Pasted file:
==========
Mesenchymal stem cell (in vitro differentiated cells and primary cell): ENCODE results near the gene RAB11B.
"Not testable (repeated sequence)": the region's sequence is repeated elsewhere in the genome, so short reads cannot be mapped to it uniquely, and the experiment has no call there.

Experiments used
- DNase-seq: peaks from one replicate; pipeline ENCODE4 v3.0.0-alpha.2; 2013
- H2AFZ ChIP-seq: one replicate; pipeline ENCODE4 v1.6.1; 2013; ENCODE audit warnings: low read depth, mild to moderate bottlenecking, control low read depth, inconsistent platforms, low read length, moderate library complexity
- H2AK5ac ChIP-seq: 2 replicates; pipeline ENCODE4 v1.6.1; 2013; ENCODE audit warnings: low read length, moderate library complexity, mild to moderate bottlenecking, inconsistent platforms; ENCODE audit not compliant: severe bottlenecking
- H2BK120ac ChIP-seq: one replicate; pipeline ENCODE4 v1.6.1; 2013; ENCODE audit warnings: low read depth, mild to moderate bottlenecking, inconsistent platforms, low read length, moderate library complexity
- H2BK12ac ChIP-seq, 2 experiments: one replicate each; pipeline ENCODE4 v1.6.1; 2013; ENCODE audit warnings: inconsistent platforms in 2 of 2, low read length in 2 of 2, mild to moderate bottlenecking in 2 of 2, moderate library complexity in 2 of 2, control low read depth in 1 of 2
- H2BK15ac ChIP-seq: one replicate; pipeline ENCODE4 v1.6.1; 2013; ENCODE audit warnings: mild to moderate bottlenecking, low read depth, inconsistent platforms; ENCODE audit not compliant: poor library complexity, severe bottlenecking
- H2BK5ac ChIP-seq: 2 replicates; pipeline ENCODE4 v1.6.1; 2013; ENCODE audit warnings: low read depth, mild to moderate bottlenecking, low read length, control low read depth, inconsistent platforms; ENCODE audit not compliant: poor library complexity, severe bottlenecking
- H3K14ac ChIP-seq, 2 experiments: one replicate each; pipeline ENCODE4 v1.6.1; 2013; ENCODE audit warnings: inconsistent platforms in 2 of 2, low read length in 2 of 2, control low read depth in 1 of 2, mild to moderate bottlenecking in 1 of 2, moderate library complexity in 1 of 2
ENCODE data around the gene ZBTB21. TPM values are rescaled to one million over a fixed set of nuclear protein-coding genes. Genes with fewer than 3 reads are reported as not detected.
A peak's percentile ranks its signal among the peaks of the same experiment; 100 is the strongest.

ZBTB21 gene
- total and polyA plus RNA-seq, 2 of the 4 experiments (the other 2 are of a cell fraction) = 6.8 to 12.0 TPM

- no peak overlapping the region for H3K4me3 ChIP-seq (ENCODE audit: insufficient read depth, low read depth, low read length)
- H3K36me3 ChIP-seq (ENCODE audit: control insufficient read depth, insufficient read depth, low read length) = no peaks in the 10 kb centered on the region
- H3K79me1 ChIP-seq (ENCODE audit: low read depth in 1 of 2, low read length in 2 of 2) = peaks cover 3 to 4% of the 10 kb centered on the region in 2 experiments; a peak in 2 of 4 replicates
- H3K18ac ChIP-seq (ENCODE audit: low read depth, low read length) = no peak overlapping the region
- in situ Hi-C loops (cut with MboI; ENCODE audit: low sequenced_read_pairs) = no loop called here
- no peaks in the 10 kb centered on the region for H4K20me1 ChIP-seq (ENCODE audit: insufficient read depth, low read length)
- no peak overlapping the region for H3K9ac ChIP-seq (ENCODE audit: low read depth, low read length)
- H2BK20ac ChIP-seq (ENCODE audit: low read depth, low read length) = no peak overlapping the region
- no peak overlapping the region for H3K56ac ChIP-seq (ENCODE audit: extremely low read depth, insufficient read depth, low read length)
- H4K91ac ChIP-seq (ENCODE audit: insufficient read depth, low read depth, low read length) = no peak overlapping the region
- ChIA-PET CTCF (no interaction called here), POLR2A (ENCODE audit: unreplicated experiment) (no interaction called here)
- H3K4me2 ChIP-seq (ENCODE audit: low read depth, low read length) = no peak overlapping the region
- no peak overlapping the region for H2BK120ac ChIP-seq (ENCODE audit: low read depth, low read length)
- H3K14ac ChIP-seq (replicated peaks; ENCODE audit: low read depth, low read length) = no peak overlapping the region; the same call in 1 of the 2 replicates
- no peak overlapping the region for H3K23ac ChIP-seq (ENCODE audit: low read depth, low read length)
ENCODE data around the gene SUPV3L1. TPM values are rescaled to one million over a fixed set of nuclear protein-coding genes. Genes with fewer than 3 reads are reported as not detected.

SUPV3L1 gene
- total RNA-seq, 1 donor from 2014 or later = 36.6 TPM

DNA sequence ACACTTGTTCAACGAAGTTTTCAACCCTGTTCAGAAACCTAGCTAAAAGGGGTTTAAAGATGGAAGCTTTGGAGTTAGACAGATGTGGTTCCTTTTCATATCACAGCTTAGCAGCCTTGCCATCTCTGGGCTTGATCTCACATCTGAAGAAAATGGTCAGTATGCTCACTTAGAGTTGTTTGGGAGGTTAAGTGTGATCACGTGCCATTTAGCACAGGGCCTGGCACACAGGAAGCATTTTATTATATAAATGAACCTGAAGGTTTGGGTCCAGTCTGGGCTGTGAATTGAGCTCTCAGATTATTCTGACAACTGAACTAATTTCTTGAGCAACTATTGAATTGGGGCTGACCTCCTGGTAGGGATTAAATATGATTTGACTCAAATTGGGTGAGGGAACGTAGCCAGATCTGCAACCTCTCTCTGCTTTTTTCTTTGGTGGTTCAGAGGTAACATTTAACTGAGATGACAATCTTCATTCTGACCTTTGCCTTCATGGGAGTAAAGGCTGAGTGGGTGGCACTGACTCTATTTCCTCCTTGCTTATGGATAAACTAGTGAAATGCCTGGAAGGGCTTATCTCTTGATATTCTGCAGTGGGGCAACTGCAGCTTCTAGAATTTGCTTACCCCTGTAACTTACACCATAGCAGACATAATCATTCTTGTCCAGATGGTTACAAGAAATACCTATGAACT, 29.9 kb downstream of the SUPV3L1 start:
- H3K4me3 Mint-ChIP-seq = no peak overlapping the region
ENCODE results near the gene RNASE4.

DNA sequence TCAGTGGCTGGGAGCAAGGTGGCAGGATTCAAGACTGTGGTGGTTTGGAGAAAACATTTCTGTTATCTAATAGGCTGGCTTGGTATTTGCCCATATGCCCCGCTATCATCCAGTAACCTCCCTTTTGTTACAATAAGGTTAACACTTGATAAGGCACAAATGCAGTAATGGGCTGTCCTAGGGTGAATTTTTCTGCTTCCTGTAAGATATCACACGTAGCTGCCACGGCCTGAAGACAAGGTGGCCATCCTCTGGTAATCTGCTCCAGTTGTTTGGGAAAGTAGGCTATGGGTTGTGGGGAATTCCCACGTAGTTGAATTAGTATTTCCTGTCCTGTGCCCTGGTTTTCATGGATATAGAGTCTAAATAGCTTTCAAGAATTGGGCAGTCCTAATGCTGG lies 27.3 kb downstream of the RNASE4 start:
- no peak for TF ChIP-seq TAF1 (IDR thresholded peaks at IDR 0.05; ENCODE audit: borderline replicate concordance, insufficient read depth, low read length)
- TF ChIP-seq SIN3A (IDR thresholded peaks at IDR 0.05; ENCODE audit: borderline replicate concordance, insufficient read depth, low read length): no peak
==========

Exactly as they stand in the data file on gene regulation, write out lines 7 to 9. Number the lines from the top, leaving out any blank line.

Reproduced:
- H2BK120ac ChIP-seq: one replicate; pipeline ENCODE4 v1.6.1; 2013; ENCODE audit warnings: low read depth, mild to moderate bottlenecking, inconsistent platforms, low read length, moderate library complexity
- H2BK12ac ChIP-seq, 2 experiments: one replicate each; pipeline ENCODE4 v1.6.1; 2013; ENCODE audit warnings: inconsistent platforms in 2 of 2, low read length in 2 of 2, mild to moderate bottlenecking in 2 of 2, moderate library complexity in 2 of 2, control low read depth in 1 of 2
- H2BK15ac ChIP-seq: one replicate; pipeline ENCODE4 v1.6.1; 2013; ENCODE audit warnings: mild to moderate bottlenecking, low read depth, inconsistent platforms; ENCODE audit not compliant: poor library complexity, severe bottlenecking